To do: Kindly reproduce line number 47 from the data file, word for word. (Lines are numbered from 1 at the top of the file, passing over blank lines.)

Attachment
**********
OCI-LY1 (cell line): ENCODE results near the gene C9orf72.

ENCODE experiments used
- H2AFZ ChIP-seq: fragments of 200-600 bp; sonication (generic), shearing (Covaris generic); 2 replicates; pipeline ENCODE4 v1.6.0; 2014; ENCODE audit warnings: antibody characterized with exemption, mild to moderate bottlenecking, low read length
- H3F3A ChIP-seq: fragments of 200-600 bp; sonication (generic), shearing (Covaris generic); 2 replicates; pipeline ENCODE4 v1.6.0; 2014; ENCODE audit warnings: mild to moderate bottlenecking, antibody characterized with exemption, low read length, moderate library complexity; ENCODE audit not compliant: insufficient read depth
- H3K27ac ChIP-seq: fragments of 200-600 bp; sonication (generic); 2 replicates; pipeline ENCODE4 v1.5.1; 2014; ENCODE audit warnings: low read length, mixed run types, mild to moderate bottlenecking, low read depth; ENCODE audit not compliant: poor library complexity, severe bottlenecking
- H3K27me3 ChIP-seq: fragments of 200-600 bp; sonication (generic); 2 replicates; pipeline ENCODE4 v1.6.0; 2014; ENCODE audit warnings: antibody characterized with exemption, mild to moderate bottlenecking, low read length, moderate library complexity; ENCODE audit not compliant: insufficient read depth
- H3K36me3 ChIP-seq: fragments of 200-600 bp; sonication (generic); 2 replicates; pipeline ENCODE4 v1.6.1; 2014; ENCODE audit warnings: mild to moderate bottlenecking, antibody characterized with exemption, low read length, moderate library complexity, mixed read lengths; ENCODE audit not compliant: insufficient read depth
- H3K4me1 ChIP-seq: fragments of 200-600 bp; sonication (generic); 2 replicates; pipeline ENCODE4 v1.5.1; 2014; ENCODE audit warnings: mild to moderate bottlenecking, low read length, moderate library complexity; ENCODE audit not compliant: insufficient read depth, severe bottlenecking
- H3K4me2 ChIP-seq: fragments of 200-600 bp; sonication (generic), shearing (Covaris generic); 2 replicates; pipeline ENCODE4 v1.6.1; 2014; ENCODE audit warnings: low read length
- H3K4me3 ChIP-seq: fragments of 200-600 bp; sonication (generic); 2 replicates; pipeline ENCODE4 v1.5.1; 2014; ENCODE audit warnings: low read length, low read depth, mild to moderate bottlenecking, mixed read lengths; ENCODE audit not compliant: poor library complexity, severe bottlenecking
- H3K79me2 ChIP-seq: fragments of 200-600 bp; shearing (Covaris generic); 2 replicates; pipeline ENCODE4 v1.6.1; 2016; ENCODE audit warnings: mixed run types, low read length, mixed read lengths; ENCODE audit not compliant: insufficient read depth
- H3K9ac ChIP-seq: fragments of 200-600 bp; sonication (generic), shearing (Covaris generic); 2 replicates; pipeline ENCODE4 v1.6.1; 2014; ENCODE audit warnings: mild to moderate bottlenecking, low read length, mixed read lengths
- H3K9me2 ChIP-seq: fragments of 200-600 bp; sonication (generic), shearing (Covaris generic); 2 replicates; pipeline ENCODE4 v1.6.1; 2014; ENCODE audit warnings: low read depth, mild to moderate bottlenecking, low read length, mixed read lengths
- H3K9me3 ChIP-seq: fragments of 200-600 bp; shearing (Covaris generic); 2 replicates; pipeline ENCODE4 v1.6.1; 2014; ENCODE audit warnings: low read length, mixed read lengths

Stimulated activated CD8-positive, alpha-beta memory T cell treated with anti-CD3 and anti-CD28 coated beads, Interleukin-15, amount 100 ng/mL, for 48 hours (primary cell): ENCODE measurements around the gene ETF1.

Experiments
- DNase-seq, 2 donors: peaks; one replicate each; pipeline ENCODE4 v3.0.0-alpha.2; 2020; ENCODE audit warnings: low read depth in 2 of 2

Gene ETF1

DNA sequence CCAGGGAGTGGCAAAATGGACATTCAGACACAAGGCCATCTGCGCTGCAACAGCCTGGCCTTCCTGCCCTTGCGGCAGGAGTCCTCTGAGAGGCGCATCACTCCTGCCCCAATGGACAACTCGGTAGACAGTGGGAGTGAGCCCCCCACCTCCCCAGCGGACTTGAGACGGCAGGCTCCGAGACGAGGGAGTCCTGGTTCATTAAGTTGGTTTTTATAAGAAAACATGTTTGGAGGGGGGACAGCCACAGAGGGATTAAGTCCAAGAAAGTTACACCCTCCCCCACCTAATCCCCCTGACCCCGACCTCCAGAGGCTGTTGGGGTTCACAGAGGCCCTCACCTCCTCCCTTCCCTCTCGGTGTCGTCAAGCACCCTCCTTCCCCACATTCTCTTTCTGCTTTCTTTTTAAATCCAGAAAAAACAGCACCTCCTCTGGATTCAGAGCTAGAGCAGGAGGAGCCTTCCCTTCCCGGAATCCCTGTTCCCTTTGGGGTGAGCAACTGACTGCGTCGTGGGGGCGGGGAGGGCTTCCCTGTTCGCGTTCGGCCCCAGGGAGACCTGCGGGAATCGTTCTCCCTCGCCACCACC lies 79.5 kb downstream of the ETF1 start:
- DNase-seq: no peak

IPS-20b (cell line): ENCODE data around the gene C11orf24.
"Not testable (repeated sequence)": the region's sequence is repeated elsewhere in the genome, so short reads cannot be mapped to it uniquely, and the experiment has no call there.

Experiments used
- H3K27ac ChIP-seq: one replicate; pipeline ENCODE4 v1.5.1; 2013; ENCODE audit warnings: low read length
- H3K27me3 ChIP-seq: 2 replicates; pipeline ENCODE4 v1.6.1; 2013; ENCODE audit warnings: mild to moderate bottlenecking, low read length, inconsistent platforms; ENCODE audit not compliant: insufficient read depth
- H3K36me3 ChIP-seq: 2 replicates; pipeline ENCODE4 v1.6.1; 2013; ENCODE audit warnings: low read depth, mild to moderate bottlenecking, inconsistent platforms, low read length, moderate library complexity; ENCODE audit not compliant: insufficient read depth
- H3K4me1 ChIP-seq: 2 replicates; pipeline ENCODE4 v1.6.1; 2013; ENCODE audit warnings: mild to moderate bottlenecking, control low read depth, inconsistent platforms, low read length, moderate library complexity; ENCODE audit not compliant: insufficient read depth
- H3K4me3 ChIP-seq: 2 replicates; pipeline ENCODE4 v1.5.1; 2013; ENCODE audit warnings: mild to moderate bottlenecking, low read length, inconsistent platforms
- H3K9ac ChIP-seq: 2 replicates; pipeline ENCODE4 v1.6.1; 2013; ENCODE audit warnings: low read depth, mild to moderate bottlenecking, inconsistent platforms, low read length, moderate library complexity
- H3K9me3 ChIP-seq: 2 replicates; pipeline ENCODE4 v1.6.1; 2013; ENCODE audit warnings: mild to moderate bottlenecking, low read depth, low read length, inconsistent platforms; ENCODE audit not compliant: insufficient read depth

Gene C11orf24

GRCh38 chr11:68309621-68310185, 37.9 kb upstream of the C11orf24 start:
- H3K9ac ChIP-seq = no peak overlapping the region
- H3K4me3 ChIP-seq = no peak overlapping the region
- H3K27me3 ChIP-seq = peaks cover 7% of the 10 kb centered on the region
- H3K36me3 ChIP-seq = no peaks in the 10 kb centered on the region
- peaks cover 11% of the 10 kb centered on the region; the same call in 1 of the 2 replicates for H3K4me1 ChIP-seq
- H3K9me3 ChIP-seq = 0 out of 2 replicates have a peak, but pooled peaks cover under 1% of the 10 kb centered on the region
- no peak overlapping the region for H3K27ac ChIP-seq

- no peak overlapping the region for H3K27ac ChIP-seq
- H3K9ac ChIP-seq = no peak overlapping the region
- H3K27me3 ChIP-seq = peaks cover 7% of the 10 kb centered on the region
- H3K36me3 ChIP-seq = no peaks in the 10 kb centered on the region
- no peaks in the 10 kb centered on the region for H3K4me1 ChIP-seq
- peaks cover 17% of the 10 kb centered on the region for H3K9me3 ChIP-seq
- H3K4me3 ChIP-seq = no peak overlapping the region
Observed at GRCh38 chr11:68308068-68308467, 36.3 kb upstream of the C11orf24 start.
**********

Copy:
Observed at GRCh38 chr11:68308068-68308467, 36.3 kb upstream of the C11orf24 start.